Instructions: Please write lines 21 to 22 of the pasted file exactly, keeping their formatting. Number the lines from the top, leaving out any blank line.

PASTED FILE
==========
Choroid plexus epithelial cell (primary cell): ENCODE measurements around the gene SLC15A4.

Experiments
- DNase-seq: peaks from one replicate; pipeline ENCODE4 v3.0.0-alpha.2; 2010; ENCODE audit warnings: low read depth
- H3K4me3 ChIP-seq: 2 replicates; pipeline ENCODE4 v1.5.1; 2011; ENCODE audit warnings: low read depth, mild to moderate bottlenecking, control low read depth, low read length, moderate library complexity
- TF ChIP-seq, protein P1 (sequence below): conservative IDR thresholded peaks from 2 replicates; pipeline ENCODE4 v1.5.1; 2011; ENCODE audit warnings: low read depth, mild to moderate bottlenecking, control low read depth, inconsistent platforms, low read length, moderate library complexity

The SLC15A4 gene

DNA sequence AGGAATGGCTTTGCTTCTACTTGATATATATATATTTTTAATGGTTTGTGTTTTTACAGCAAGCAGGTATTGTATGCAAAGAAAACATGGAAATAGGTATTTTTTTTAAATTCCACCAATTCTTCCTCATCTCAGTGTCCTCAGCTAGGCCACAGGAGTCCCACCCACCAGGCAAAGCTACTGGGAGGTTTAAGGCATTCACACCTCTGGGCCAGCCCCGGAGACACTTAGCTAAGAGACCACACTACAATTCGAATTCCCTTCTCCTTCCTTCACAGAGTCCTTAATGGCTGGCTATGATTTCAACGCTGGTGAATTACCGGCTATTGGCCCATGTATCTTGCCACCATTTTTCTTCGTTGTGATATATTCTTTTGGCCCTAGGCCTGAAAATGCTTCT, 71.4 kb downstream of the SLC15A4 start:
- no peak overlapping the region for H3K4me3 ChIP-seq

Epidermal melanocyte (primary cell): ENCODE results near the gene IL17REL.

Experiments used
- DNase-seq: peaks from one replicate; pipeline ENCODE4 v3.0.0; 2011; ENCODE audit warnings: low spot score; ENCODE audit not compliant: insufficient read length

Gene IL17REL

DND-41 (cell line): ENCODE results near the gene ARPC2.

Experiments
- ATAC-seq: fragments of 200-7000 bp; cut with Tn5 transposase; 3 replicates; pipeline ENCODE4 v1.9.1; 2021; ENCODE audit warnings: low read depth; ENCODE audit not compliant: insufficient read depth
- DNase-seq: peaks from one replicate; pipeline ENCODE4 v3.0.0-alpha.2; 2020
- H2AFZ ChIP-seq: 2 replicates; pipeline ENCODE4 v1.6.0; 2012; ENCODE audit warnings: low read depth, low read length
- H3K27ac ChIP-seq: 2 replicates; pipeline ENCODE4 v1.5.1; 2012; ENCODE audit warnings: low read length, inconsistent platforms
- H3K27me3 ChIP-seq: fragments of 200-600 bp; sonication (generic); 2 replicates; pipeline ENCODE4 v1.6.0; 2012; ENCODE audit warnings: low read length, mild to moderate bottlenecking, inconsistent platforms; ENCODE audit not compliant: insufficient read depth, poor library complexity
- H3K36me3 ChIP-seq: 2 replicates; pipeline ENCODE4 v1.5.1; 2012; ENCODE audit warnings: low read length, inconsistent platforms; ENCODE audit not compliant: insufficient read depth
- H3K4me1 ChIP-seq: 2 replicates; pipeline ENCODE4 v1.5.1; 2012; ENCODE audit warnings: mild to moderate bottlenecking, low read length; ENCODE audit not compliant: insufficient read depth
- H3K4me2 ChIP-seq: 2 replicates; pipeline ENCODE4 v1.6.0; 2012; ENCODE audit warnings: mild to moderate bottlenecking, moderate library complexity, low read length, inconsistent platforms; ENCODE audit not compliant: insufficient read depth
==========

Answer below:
- H3K4me1 ChIP-seq: 2 replicates; pipeline ENCODE4 v1.5.1; 2012; ENCODE audit warnings: mild to moderate bottlenecking, low read length; ENCODE audit not compliant: insufficient read depth
- H3K4me2 ChIP-seq: 2 replicates; pipeline ENCODE4 v1.6.0; 2012; ENCODE audit warnings: mild to moderate bottlenecking, moderate library complexity, low read length, inconsistent platforms; ENCODE audit not compliant: insufficient read depth